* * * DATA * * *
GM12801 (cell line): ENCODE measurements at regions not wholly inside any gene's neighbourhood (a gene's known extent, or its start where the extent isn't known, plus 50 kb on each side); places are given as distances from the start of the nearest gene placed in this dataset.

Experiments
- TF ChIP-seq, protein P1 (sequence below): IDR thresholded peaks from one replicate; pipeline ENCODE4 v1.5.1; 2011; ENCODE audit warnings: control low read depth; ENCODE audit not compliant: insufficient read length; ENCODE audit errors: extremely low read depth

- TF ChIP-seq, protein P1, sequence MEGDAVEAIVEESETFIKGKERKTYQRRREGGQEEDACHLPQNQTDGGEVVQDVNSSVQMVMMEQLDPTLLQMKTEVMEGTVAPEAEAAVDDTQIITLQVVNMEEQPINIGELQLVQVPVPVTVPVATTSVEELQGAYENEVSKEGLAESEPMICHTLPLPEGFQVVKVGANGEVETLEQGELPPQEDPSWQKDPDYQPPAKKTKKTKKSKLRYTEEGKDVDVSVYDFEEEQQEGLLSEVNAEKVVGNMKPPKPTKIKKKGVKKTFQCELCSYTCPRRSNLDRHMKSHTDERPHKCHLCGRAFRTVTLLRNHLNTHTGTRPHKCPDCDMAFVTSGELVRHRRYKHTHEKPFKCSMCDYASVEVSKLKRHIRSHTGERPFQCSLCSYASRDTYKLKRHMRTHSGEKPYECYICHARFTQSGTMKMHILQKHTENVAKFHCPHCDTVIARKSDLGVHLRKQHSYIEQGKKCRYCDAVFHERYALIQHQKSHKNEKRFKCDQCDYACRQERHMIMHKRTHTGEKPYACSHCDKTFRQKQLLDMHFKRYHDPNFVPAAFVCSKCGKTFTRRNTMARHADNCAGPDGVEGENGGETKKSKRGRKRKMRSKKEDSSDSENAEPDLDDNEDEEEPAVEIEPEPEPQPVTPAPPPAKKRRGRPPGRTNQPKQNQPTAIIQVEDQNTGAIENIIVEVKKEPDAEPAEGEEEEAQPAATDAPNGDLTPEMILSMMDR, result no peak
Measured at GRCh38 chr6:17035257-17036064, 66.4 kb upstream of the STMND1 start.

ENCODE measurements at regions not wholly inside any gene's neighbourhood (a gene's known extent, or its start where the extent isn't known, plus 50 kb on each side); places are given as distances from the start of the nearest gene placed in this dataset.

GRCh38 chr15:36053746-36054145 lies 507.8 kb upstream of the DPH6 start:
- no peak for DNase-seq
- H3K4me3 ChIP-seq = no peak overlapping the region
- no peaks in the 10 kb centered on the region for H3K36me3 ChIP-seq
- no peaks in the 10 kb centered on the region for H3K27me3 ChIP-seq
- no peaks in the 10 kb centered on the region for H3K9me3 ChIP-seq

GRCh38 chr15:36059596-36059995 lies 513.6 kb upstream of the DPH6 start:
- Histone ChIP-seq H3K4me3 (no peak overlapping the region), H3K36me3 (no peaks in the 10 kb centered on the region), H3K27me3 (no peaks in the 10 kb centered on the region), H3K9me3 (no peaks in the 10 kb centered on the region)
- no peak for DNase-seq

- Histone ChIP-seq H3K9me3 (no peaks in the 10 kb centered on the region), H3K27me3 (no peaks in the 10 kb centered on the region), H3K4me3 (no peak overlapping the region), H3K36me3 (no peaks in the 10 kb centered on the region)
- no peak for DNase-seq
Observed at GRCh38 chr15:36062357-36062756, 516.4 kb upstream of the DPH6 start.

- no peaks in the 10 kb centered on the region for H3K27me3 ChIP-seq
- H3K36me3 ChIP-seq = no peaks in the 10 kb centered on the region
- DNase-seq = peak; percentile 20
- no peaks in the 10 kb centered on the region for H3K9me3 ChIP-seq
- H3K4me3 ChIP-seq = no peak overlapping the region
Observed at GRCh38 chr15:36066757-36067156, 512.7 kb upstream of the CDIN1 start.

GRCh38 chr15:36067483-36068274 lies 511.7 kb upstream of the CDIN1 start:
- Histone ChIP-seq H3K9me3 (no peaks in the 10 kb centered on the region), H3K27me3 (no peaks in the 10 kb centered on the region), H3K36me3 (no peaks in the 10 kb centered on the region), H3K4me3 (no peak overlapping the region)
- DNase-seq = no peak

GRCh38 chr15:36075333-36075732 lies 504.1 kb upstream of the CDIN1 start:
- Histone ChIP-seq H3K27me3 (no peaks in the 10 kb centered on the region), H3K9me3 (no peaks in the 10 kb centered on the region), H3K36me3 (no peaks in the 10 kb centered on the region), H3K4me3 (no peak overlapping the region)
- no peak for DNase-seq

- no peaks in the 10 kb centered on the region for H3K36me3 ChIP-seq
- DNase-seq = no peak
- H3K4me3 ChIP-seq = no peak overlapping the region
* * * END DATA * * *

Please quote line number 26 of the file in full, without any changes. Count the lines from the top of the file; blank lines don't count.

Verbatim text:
- Histone ChIP-seq H3K9me3 (no peaks in the 10 kb centered on the region), H3K27me3 (no peaks in the 10 kb centered on the region), H3K36me3 (no peaks in the 10 kb centered on the region), H3K4me3 (no peak overlapping the region)